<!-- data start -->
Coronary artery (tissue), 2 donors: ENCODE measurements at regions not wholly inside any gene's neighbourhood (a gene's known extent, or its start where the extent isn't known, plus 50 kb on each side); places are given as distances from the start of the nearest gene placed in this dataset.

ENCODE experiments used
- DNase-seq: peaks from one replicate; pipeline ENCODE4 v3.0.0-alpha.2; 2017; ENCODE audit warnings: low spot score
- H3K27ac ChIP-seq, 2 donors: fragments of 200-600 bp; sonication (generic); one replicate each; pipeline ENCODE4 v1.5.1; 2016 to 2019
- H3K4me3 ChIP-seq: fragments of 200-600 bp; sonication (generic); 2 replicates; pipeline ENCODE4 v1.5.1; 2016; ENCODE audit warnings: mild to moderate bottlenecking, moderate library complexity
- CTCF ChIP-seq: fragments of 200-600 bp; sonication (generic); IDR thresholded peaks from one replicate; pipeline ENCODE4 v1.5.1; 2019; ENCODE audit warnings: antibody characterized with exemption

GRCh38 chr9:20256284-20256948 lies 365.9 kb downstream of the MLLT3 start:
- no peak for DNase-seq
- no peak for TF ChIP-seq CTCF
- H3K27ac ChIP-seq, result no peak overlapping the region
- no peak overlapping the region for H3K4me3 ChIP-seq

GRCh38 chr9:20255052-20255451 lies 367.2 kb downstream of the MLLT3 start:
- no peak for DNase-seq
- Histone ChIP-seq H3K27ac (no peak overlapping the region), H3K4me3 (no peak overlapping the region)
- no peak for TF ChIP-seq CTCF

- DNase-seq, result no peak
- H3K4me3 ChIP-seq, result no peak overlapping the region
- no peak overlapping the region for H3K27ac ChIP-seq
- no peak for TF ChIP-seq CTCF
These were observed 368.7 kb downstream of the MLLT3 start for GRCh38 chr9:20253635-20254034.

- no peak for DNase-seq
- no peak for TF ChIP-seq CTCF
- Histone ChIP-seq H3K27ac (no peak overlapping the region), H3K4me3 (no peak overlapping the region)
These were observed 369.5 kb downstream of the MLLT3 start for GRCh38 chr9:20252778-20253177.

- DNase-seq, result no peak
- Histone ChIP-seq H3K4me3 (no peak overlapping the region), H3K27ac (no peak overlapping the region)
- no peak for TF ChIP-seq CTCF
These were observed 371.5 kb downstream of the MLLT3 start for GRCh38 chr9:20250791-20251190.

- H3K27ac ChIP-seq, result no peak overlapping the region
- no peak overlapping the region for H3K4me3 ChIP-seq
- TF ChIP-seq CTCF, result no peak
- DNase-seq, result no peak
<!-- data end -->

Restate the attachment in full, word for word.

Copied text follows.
Coronary artery (tissue), 2 donors: ENCODE measurements at regions not wholly inside any gene's neighbourhood (a gene's known extent, or its start where the extent isn't known, plus 50 kb on each side); places are given as distances from the start of the nearest gene placed in this dataset.

ENCODE experiments used
- DNase-seq: peaks from one replicate; pipeline ENCODE4 v3.0.0-alpha.2; 2017; ENCODE audit warnings: low spot score
- H3K27ac ChIP-seq, 2 donors: fragments of 200-600 bp; sonication (generic); one replicate each; pipeline ENCODE4 v1.5.1; 2016 to 2019
- H3K4me3 ChIP-seq: fragments of 200-600 bp; sonication (generic); 2 replicates; pipeline ENCODE4 v1.5.1; 2016; ENCODE audit warnings: mild to moderate bottlenecking, moderate library complexity
- CTCF ChIP-seq: fragments of 200-600 bp; sonication (generic); IDR thresholded peaks from one replicate; pipeline ENCODE4 v1.5.1; 2019; ENCODE audit warnings: antibody characterized with exemption

GRCh38 chr9:20256284-20256948 lies 365.9 kb downstream of the MLLT3 start:
- no peak for DNase-seq
- no peak for TF ChIP-seq CTCF
- H3K27ac ChIP-seq, result no peak overlapping the region
- no peak overlapping the region for H3K4me3 ChIP-seq

GRCh38 chr9:20255052-20255451 lies 367.2 kb downstream of the MLLT3 start:
- no peak for DNase-seq
- Histone ChIP-seq H3K27ac (no peak overlapping the region), H3K4me3 (no peak overlapping the region)
- no peak for TF ChIP-seq CTCF

- DNase-seq, result no peak
- H3K4me3 ChIP-seq, result no peak overlapping the region
- no peak overlapping the region for H3K27ac ChIP-seq
- no peak for TF ChIP-seq CTCF
These were observed 368.7 kb downstream of the MLLT3 start for GRCh38 chr9:20253635-20254034.

- no peak for DNase-seq
- no peak for TF ChIP-seq CTCF
- Histone ChIP-seq H3K27ac (no peak overlapping the region), H3K4me3 (no peak overlapping the region)
These were observed 369.5 kb downstream of the MLLT3 start for GRCh38 chr9:20252778-20253177.

- DNase-seq, result no peak
- Histone ChIP-seq H3K4me3 (no peak overlapping the region), H3K27ac (no peak overlapping the region)
- no peak for TF ChIP-seq CTCF
These were observed 371.5 kb downstream of the MLLT3 start for GRCh38 chr9:20250791-20251190.

- H3K27ac ChIP-seq, result no peak overlapping the region
- no peak overlapping the region for H3K4me3 ChIP-seq
- TF ChIP-seq CTCF, result no peak
- DNase-seq, result no peak